2. During each training session, ask the participants to perform three sets at 75-80% of 1 RM for each exercise. Increase the load by approximately 5% the session after when a participant can do 12 repetitions in all three sets of an exercise.

3. Submaximal Cycling Test

Note: Perform the submaximal cycling test on test day 1 (see the Introduction and Figure 1).

  1. Perform a cycle ergometer test, including two submaximal levels, each for 4 min14,15. Set the first work rate to be low (30 W) and the second at 60-120 W, with no pause between the loads on the cycle ergometer.
    NOTE: The first load is the same for all subjects, but the second and last submaximal level should be approximately 65-85% of maximal heart rate for each subject. Both loads should be the same before and after the intervention period of 8 weeks of training.
    1. Base the second-highest load level on familiarization tests done before the trials by asking how physically active the person is and by having the subject initially cycle for a short while; the test leader will form an opinion based on the subject's heart rate as to what final submaximal load is appropriate.
    2. Record the mean steady heart rate (HR) using a heart rate monitor via a chest belt during the last minute on the low and high work rates, by taking the mean of the observed HR at 3:15, 3:30, 3:45, and 4:00 min at each work rate.
    3. Use an ergo-spirometric device to ascertain the composition of gas (O2 and CO2) in the expired and inspired air. Register the respiration exchange ratio (RER; i.e., CO2/O2), and quantify the RER mean values during the last minute (from four measures every 15 s) at both work rate loads.

4. Knee Extensor Strength: Static, Eccentric, and Concentric Peak Torque and the Rate of Force Development

Note: Perform knee strength measurements on test day 1 (see the Introduction and Figure 1).

  1. Before the recordings, ask the subject to perform a warm-up by cycling for 8-10 min on a cycle ergometer at submaximal level (i.e., approximately 65-85% of maximal heart rate).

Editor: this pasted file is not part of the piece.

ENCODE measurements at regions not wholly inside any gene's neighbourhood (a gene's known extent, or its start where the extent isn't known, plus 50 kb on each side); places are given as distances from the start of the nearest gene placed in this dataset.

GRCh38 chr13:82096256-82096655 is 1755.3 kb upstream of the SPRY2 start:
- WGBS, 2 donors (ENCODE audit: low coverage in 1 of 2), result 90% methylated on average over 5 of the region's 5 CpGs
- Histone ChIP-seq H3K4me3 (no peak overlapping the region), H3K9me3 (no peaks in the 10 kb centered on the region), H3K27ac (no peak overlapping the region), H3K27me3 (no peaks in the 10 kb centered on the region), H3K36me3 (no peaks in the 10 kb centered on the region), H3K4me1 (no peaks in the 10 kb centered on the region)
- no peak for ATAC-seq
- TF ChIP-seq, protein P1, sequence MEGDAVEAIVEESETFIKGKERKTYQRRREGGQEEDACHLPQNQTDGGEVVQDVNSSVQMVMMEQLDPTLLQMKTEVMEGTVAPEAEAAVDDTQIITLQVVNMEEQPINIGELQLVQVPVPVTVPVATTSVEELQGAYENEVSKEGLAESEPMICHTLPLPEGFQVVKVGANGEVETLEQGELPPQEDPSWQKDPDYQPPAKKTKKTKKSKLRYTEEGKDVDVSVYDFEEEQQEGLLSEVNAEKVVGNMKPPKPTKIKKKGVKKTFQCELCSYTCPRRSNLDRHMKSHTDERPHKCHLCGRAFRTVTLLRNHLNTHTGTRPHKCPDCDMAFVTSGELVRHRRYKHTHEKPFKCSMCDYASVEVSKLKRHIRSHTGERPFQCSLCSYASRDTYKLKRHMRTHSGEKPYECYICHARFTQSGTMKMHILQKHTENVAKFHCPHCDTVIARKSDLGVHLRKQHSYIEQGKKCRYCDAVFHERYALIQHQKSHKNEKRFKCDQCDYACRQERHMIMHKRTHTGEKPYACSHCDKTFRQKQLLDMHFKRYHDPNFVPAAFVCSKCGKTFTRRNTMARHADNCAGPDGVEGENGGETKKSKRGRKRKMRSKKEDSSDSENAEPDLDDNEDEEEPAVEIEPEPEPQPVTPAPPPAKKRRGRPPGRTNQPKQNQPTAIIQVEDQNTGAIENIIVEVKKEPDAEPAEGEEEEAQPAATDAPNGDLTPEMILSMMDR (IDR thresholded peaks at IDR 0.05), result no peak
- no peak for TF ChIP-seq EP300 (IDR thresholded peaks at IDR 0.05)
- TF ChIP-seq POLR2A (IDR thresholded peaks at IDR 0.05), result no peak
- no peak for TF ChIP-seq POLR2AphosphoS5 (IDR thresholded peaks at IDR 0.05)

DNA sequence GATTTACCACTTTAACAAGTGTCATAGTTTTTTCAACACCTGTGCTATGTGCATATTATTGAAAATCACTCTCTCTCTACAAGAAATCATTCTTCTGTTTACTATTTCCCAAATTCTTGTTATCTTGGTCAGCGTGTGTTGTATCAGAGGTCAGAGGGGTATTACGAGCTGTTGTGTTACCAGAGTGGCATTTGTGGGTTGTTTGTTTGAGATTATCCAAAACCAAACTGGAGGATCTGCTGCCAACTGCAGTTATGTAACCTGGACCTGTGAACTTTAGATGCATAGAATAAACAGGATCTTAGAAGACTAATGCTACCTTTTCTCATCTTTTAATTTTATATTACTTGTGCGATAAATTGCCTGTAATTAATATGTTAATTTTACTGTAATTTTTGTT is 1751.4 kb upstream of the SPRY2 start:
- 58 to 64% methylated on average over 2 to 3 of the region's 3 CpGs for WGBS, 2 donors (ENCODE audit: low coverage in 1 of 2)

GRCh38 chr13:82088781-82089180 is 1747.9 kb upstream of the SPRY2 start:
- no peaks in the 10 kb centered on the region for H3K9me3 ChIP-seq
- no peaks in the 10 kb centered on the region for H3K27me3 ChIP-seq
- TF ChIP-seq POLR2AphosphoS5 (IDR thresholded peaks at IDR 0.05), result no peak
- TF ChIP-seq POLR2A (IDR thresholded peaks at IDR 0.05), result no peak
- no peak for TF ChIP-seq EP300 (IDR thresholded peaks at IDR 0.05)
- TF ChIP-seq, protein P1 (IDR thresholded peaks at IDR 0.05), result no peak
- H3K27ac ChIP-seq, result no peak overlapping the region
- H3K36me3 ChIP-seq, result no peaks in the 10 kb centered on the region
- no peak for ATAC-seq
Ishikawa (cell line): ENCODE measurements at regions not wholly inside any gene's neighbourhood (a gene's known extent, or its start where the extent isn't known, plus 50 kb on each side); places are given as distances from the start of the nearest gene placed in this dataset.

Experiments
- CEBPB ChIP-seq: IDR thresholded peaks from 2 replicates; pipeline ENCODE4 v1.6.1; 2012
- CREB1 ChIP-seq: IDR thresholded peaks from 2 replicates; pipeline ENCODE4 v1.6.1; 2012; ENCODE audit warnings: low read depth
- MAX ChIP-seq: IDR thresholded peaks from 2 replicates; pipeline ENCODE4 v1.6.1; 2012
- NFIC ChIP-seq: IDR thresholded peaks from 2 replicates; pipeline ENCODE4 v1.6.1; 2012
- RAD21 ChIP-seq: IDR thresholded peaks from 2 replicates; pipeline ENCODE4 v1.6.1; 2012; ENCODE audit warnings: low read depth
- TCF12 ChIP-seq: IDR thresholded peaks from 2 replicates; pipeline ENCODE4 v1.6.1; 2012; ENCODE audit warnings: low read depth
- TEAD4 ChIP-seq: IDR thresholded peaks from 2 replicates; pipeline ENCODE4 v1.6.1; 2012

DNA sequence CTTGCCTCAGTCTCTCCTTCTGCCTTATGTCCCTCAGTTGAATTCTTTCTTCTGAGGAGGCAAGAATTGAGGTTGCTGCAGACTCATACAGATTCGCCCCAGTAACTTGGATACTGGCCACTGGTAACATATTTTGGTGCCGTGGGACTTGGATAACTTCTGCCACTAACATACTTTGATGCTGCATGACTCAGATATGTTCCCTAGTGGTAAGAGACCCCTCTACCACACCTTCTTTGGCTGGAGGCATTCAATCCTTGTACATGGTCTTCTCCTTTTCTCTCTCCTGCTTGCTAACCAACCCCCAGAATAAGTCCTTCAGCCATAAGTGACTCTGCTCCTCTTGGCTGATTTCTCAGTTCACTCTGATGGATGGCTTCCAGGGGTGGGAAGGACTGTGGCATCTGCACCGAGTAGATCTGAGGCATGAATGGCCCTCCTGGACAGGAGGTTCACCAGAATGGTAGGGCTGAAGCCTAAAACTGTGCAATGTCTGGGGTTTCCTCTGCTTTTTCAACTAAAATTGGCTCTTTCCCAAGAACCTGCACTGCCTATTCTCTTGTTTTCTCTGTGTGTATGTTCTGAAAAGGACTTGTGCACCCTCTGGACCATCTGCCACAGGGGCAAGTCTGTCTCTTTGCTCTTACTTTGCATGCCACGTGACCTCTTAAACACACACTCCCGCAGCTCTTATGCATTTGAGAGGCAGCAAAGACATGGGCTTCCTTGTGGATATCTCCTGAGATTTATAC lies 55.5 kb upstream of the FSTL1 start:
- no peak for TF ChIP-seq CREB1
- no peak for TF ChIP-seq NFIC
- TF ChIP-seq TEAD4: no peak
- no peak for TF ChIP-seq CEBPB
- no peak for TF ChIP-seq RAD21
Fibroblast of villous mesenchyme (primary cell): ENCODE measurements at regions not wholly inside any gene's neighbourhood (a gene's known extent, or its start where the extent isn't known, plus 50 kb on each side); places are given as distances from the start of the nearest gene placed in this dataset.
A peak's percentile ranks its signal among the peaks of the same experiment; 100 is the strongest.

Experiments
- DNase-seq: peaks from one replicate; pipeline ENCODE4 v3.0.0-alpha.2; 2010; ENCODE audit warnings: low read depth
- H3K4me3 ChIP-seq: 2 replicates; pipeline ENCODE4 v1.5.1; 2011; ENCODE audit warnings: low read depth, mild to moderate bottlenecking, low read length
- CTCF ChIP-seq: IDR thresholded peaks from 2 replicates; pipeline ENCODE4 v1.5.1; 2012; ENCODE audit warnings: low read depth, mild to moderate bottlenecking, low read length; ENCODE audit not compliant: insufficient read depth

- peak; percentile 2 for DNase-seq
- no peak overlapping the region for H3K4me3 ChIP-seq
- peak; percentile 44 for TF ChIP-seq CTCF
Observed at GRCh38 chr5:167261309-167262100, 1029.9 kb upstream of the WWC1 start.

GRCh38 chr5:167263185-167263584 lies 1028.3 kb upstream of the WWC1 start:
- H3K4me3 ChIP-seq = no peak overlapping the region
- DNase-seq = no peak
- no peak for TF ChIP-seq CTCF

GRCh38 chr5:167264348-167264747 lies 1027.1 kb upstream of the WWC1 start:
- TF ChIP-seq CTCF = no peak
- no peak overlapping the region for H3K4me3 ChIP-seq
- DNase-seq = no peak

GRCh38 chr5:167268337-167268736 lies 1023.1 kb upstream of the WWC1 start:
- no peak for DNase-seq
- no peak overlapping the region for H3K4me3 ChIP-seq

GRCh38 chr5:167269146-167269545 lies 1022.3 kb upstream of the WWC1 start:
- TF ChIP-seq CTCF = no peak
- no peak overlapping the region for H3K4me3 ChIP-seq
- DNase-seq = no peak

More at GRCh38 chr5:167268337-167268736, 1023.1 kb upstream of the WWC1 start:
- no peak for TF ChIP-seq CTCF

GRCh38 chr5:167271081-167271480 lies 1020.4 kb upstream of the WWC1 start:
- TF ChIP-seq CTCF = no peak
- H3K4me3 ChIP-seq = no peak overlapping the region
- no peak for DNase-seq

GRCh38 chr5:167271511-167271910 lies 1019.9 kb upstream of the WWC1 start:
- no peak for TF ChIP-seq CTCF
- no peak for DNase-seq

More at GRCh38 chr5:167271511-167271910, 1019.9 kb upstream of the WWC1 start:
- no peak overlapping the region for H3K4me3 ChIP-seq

2. Ask the subject to sit on the bench of an isokinetic dynamometer. Fix the subject's trunk with straps over the shoulders and hips. Securely strap the subject's shank to the dynamometer shaft with two straps: one below the knee and one just above the ankle. Align the knee joint axis with the rotational center of the dynamometer shaft.
  3. When the subject is secured, assess the maximal voluntary knee strength as the peak torque, with the subject sitting in the isokinetic dynamometer. Initially allow the subject to perform several trials for familiarization with the knee strength equipment (isokinetic dynamometer).
  4. Ask the individual to perform four maximal voluntary eccentric and concentric knee extensions (alternately), with the right leg at a constant angular velocity of 30 deg/s. Set the range of motion between 90° and 15° (straight leg = 0°).
    1. In the eccentric task, ask the subject to resist the dynamometer shaft with maximal effort through the whole movement from the 15° to 90° knee angle. In the concentric task, ask the subject to press the lower leg in the dynamometer shaft in a knee extension, as hard as possible throughout the whole motion range.
  5. Allow a 4-min rest after the dynamic recordings. Thereafter, assess the static maximal voluntary contraction torque (MVC) four times at a 65° knee angle. In every static trial, ask the subjects, sitting in the same dynamometer, to kick as fast and hard as they can against the dynamometer shaft, which now is fixed (at 65°) and cannot be moved.